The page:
8:30 a.m. A man who sent a bomb hoax to a U.K. coronavirus vaccine factory and similar parcels elsewhere, including a laboratory in Wuhan, China, was sentenced to more than two years in prison on Wednesday.
About 120 people had to be evacuated from a plant in Wales producing the Oxford-AstraZeneca shots in January after Anthony Collins, 54, sent a suspicious package there. The British army’s bomb disposal unit was called and production of the vaccine was halted, but the batch was salvaged later after bomb experts found no explosives in the parcel.
Detective Inspector Adam Marshall said Collins “was fully aware of the impact his actions would have and chose to impede the vaccine rollout when the program was still in its infancy.”
7:30 a.m. An elementary school in Etobicoke is being closed due to a COVID-19 investigation, Toronto Public Health said Tuesday.
The French-language École élémentaire Micheline-Saint-Cyr will be closed to in-person activities starting Wednesday to prevent further transmission of the coronavirus within the school community, the agency said. It’s not clear how long the closure will last.
Read the full story from the Star’s Eric LeBlanc
7:20 a.m. Malaysia and Singapore said Wednesday they will partially reopen their borders next week to fully vaccinated citizens and some others, after nearly two years of closure due to the pandemic that had stranded many Malaysian workers in the neighboring city-state away from their families.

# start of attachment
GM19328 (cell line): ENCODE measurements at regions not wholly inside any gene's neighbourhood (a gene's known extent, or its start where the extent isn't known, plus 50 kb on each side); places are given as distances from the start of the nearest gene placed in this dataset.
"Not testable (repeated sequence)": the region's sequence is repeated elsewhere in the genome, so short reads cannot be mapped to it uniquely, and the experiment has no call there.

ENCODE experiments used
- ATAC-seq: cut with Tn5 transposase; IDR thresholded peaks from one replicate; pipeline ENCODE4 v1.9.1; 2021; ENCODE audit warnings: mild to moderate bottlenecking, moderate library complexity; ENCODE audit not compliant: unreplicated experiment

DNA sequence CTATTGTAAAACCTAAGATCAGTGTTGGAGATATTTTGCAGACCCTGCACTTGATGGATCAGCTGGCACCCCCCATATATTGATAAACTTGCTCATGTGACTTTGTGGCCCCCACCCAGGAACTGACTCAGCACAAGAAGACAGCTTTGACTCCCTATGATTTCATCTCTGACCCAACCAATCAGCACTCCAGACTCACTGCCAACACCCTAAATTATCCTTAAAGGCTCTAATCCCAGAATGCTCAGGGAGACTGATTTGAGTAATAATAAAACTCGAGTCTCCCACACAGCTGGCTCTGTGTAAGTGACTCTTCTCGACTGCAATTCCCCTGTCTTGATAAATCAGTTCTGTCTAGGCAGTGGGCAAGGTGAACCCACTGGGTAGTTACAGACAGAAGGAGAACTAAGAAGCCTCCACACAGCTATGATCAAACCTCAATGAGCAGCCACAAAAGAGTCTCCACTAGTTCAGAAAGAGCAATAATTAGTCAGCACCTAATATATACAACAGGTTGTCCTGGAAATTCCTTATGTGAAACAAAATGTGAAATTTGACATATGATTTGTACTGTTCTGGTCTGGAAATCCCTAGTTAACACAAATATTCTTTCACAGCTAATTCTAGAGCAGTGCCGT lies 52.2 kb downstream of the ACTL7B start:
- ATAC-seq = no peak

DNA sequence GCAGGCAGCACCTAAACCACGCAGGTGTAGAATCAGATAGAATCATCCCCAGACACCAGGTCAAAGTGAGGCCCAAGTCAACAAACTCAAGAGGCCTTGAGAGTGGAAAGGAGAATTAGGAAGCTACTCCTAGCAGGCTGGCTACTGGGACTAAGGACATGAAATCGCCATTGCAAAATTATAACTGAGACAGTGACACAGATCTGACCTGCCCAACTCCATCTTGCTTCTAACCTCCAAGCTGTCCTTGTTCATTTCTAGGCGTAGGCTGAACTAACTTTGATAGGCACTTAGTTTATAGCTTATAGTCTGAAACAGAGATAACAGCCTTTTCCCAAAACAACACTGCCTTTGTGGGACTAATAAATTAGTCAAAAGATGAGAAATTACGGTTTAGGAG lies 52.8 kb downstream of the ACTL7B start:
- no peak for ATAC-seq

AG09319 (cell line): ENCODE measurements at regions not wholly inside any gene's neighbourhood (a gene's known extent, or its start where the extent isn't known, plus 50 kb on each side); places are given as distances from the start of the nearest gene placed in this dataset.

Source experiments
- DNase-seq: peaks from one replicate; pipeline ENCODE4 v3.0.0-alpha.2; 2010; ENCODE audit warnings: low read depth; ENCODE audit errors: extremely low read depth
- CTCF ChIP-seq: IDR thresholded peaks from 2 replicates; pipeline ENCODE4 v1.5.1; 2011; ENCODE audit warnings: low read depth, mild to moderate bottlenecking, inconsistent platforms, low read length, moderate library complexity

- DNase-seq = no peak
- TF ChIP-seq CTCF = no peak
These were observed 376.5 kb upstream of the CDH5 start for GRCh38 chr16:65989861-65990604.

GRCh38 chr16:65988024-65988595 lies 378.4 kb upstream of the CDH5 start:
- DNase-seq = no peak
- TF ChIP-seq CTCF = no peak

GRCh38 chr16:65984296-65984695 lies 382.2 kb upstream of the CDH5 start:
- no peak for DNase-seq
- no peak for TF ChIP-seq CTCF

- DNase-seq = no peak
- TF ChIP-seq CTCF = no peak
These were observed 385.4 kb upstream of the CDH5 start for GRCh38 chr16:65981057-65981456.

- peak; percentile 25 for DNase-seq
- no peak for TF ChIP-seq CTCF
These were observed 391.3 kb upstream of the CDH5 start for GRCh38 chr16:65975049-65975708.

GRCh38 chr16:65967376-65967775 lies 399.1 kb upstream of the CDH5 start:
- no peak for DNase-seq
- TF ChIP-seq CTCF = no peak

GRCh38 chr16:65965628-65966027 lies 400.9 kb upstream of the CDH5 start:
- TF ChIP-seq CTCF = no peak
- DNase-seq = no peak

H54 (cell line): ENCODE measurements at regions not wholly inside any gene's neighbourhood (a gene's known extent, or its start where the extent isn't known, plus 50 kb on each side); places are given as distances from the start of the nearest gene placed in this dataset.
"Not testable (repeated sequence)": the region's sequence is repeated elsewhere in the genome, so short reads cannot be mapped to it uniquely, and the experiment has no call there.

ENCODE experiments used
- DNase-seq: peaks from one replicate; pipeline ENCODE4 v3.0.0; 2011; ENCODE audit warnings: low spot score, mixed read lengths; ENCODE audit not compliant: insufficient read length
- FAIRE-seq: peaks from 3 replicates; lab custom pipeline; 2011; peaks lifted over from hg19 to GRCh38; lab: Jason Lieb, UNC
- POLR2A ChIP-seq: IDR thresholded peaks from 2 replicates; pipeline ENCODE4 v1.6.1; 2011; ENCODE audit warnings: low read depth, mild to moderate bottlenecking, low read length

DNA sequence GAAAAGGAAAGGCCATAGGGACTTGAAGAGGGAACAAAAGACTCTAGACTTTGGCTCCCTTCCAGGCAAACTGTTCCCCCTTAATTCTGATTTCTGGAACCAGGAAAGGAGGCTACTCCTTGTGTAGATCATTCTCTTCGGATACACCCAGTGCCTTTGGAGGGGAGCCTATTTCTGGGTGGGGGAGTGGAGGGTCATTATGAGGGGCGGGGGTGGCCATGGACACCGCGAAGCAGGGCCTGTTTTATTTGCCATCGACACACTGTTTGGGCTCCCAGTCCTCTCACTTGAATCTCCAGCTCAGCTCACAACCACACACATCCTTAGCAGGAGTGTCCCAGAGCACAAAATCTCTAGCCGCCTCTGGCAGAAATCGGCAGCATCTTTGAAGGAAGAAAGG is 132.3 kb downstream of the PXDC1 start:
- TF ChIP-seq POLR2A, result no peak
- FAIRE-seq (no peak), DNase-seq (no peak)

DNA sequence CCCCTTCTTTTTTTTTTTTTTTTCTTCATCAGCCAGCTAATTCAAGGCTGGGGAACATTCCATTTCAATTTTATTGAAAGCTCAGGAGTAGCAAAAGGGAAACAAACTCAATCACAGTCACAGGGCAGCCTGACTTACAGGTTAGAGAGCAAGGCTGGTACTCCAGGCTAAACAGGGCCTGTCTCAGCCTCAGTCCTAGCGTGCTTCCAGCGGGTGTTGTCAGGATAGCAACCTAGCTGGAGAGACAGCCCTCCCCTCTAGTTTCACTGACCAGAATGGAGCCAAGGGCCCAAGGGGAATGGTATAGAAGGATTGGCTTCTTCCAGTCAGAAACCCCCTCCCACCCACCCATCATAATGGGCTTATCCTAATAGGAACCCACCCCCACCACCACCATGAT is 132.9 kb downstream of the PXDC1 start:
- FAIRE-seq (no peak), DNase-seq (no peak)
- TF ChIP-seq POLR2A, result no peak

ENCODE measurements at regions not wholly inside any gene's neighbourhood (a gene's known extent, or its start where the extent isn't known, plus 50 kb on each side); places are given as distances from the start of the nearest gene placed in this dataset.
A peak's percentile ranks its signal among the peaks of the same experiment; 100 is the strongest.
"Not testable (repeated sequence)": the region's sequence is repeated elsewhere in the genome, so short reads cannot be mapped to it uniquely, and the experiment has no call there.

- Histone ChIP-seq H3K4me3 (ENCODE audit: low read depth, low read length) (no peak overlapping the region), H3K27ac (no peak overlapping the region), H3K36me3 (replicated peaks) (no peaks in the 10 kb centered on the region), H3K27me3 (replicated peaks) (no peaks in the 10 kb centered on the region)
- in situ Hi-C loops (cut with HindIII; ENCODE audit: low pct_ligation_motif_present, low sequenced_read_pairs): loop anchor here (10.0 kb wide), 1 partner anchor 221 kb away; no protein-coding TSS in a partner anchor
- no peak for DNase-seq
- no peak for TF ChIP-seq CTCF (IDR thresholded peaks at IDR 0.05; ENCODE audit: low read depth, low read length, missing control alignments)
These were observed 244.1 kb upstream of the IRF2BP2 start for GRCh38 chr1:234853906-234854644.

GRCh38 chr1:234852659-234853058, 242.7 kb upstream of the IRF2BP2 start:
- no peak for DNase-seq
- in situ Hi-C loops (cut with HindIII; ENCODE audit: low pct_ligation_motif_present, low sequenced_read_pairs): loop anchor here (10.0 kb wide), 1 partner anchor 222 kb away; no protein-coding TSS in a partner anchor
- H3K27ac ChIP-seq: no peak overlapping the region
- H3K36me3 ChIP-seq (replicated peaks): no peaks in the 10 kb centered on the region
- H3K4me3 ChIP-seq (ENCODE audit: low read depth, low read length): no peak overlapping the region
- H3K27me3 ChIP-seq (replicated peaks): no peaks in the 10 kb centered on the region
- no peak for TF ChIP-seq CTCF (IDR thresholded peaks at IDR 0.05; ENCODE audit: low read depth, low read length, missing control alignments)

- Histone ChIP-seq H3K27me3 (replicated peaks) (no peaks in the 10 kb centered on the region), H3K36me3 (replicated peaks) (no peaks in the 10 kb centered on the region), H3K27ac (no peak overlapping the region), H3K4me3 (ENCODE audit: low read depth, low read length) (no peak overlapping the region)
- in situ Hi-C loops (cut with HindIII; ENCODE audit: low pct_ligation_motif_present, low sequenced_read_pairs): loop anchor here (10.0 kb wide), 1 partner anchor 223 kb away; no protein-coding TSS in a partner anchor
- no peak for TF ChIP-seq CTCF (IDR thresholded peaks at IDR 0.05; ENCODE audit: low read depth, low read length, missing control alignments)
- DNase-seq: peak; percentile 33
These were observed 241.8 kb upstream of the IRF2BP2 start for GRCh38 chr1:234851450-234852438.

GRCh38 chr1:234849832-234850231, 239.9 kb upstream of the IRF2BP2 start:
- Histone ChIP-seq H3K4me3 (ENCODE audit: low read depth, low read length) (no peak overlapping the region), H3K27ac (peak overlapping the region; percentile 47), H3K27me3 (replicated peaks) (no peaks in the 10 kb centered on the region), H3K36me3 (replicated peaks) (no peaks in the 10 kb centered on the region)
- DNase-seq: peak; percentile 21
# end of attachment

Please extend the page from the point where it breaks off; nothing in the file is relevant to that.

Leaders from both countries said limited travel will be allowed across the land border from Monday, with plans to gradually relax restrictions. Air travel will reopen on the same day to fully vaccinated passengers, allowing quarantine-free travel between the two countries, with fewer restrictions.
Travelers crossing the Causeway Bridge that connects the island of Singapore with the Malaysian peninsula must be citizens, permanent residents or long-term pass holders, according to separate statements from the leaders of both governments. In the first phase, the number of travelers crossing the land border per day will be limited to 2,880 and required to travel on designated bus services, the statements said.
The Causeway was one of the world’s busiest land borders before the pandemic struck.
6:15 a.m. Determined to reclaim Thanksgiving traditions that were put on pause last year by the pandemic, millions of Americans will be loading up their cars or piling onto planes to gather again with friends and family.